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Educators discriminate against conservatives

Discussion in 'Off Topic Threads' started by recurvyarcher, Jul 20, 2010.

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  1. recurvyarcher

    recurvyarcher Well-Known Member

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    Here's an article that a U. of Washington professor sent to me today. I found it quite interesting that he was paying attention, since he is extremely liberal:

    ---------------------------------------------------

    Rural, poor whites underrepresented at elite colleges
    The most underrepresented groups on elite campuses often aren't racial minorities, writes columnist Ross Douthat, they're working-class whites (and white Christians in particular) from conservative states and regions.

    By Ross Douthat

    Syndicated columnist

    Related

    In March of 2000, Pat Buchanan came to speak at Harvard University's Institute of Politics. Harvard being Harvard, the audience hissed and sneered and made wisecracks. Buchanan being Buchanan, he gave as good as he got. While the assembled Ivy Leaguers accused him of homophobia and racism and anti-Semitism, he accused Harvard — and by extension, the entire American elite — of discriminating against white Christians.

    A decade later, the note of white grievance that Buchanan struck that night is part of the conservative melody. You can hear it when Glenn Beck accuses Barack Obama of racism, or when Rush Limbaugh casts liberal policies as an exercise in "reparations." It was sounded last year during the backlash against Sonia Sotomayor's suggestion that a "wise Latina" jurist might have advantages over a white male judge, and again last week when conservatives attacked the Justice Department for supposedly going easy on members of the New Black Panther Party accused of voter intimidation.

    To liberals, these grievances seem at once noxious and ridiculous. (Is there any group with less to complain about, they often wonder, than white Christian Americans?) But to understand the country's present polarization, it's worth recognizing what Pat Buchanan got right.

    Last year, two Princeton sociologists, Thomas Espenshade and Alexandria Walton Radford, published a book-length study of admissions and affirmative action at eight highly selective colleges and universities. Unsurprisingly, they found that the admissions process seemed to favor black and Hispanic applicants, while whites and Asians needed higher grades and SAT scores to get in. But what was striking, as Russell K. Nieli pointed out on the conservative website Minding the Campus, was which whites were most disadvantaged by the process: the downscale, the rural and the working-class.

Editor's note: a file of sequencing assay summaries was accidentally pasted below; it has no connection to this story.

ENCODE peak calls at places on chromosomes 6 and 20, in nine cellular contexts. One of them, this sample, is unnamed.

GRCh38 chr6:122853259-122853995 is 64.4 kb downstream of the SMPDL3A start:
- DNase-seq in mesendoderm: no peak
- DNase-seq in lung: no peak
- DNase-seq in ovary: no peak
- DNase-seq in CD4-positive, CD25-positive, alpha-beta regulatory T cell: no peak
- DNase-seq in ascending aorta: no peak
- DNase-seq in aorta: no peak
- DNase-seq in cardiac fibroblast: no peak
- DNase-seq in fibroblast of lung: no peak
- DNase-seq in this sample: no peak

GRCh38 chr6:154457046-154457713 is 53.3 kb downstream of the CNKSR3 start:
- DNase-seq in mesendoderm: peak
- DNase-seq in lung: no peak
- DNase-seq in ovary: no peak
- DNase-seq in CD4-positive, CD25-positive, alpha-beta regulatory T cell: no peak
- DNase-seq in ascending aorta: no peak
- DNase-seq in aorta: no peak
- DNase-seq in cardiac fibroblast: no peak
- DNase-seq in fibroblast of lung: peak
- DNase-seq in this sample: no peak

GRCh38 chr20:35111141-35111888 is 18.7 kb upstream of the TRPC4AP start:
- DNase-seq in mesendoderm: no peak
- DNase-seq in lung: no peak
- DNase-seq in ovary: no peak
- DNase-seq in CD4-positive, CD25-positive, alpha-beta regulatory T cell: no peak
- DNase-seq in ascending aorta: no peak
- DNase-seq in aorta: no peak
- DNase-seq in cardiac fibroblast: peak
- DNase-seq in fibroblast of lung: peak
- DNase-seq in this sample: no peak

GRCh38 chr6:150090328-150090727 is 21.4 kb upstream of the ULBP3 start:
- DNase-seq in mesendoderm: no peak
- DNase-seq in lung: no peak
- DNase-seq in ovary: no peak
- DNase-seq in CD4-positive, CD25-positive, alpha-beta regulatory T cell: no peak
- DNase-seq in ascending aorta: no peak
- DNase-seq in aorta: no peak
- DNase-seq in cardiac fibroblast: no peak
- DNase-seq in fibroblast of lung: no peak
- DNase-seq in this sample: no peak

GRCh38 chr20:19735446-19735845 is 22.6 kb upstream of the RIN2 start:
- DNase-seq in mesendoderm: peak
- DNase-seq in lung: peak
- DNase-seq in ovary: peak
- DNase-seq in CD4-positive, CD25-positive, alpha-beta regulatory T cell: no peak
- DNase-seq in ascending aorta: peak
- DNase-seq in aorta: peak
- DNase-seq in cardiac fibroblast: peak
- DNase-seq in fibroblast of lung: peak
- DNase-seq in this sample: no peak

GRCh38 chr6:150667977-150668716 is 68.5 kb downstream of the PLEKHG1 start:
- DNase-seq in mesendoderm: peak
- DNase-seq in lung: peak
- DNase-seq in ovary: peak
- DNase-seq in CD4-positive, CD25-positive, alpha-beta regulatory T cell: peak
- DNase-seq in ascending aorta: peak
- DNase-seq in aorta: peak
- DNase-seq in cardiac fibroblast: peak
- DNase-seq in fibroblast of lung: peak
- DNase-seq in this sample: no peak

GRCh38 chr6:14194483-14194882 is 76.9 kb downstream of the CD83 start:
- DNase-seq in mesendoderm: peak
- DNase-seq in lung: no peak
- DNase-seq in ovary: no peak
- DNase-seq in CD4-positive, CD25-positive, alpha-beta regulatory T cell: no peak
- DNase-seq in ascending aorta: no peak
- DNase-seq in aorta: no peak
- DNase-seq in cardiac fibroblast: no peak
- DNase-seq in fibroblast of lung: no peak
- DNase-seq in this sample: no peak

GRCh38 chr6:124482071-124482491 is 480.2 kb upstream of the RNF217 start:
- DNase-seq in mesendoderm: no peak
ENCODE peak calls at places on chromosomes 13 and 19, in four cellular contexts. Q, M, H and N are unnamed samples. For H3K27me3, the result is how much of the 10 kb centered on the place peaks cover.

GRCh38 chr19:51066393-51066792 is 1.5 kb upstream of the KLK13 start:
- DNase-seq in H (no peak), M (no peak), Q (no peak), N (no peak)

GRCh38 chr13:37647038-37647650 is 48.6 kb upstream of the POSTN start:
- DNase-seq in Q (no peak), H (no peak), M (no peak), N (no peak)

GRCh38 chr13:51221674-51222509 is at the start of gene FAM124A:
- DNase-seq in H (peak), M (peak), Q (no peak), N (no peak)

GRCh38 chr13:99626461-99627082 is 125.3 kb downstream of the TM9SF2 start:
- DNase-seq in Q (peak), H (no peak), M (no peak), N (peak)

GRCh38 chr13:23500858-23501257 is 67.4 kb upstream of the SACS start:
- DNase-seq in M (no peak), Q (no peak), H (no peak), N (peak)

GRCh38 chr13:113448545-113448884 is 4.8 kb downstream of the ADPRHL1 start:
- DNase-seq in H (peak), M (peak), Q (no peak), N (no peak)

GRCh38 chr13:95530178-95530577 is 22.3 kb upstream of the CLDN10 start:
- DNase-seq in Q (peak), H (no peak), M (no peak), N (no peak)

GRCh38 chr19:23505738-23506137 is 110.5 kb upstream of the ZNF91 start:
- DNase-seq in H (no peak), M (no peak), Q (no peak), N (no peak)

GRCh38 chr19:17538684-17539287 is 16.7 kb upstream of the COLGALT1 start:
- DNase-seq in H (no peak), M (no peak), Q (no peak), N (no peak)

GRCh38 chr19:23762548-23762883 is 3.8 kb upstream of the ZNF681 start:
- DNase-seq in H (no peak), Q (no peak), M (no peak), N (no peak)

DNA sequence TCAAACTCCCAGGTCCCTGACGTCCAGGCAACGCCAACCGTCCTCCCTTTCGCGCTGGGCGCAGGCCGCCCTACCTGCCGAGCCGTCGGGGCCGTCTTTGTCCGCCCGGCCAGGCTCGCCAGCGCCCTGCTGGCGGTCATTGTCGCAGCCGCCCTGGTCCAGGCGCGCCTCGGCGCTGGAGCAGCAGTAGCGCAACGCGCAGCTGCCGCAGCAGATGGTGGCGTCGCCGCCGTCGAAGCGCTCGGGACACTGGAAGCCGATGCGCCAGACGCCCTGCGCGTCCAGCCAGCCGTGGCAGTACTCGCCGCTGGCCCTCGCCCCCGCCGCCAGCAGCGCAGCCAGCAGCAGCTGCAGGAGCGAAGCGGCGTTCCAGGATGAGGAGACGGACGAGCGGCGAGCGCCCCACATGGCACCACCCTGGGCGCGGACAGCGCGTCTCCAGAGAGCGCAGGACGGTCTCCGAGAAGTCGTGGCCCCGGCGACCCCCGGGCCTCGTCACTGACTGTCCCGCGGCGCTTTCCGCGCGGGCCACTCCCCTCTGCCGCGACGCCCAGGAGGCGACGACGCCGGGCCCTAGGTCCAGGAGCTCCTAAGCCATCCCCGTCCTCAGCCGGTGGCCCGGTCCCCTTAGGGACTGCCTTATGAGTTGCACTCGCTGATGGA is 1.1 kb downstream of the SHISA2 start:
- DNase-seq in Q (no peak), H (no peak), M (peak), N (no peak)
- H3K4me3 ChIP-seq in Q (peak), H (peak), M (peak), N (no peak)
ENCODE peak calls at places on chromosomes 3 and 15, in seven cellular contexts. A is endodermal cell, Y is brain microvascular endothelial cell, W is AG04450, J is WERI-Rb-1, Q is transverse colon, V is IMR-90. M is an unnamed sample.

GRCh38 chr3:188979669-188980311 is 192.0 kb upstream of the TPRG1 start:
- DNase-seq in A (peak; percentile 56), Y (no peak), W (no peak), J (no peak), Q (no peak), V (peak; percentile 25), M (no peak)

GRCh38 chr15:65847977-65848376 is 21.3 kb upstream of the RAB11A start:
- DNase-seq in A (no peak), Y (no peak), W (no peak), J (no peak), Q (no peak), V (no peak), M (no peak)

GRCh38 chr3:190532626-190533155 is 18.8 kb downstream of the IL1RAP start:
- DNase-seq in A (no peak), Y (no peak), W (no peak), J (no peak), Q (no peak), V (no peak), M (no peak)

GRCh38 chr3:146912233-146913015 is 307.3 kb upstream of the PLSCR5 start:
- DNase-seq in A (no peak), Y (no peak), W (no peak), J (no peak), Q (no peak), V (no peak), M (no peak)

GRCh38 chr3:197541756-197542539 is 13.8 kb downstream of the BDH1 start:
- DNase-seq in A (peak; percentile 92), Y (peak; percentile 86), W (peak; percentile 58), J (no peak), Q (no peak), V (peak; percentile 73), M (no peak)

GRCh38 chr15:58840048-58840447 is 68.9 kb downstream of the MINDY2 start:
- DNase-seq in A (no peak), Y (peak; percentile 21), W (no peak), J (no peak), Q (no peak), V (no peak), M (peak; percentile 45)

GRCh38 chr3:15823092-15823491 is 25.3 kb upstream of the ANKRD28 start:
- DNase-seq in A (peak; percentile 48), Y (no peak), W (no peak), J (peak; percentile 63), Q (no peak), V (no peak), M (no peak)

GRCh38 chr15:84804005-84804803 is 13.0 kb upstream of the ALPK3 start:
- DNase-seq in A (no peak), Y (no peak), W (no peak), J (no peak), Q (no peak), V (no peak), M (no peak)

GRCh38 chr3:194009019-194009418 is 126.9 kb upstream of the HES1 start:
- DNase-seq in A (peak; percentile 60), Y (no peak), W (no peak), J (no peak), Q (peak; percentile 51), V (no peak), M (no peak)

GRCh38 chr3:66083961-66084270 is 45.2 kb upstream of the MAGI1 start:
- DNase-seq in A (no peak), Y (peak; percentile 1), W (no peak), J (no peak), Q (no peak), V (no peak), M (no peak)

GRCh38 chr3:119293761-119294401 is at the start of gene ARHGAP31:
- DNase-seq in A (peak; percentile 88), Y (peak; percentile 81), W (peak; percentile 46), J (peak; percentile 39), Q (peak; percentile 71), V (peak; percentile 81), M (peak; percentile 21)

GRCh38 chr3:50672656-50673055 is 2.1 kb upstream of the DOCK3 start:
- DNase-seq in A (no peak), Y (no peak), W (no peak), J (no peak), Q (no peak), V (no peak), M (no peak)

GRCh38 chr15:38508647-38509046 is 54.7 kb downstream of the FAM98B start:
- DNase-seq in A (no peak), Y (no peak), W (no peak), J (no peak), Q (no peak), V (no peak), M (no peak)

This was particularly pronounced among the private colleges in the study. For minority applicants, the lower a family's socioeconomic position, the more likely the student was to be admitted. For whites, though, it was the reverse. An upper-middle-class white applicant was three times more likely to be admitted than a lower-class white with similar qualifications.

    This may be a money-saving tactic. Espenshade and Radford suggest that these institutions, conscious of their mandate to be multiethnic, may reserve their financial aid dollars "for students who will help them look good on their numbers of minority students," leaving little room to admit financially strapped whites.

    But cultural biases seem to be at work as well. Nieli highlights one of the study's more remarkable findings: While most extracurricular activities increase your odds of admission to an elite school, holding a leadership role or winning awards in organizations like high school ROTC, 4-H clubs and Future Farmers of America actually works against your chances. Consciously or unconsciously, the gatekeepers of elite education seem to incline against candidates who seem too stereotypically rural or right-wing or "Red America."

    This provides statistical confirmation for what alumni of highly selective universities already know. The most underrepresented groups on elite campuses often aren't racial minorities; they're working-class whites (and white Christians in particular) from conservative states and regions. Inevitably, the same underrepresentation persists in the elite professional ranks these campuses feed into: in law and philanthropy, finance and academia, the media and the arts.

    This breeds paranoia, among elite and non-elites alike. Among the white working class, increasingly the most reliable Republican constituency, alienation from the American meritocracy fuels the kind of racially tinged conspiracy theories that Beck and others have exploited — that Barack Obama is a foreign-born Marxist hand-picked by a shadowy liberal cabal, that a Wall Street-Washington axis wants to flood the country with Third World immigrants, and so forth.